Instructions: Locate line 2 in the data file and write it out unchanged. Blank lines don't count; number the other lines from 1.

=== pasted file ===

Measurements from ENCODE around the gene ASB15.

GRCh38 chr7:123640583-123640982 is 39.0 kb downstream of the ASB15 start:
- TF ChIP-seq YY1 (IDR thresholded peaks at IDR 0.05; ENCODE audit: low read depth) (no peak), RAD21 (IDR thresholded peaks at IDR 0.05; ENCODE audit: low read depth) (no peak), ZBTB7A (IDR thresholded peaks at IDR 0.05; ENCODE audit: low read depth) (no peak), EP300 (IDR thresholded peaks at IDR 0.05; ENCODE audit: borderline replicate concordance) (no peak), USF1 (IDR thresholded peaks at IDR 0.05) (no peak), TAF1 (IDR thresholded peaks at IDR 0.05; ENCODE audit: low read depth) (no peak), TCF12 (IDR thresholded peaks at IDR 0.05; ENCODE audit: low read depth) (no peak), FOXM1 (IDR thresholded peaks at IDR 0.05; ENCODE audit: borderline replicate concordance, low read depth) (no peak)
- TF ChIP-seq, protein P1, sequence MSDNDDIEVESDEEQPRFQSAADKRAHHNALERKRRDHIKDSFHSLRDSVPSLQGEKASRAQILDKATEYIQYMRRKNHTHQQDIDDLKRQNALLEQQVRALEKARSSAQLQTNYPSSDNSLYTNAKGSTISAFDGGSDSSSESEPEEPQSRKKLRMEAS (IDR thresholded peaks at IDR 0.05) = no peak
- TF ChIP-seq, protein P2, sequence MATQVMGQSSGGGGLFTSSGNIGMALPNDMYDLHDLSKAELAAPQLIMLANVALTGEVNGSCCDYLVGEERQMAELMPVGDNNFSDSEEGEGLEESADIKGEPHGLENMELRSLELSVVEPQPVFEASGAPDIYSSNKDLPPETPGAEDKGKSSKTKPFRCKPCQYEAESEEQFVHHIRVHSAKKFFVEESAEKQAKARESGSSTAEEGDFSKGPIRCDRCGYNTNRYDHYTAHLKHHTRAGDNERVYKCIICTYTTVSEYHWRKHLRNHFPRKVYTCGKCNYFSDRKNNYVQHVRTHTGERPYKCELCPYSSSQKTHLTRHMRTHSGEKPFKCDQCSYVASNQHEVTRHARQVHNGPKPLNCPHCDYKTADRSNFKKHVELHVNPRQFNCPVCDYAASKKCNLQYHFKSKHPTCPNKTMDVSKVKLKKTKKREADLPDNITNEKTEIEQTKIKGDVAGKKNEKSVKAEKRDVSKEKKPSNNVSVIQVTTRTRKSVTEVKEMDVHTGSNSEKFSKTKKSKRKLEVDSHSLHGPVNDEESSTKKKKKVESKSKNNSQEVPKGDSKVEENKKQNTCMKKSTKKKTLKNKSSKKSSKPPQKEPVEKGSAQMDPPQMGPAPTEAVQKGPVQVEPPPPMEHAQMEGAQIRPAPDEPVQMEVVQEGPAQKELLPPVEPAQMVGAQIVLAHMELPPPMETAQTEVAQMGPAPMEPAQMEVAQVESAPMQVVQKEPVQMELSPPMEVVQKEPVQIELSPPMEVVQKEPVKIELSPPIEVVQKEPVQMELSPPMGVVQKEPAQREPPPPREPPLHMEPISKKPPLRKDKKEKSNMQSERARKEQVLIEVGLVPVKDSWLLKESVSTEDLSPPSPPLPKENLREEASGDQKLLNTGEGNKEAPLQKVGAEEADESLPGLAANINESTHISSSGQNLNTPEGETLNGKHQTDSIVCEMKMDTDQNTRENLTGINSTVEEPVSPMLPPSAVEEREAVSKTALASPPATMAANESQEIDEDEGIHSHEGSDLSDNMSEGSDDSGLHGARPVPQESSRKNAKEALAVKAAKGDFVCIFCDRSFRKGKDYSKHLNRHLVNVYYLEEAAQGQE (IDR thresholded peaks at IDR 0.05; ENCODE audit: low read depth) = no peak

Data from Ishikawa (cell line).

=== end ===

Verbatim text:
GRCh38 chr7:123640583-123640982 is 39.0 kb downstream of the ASB15 start: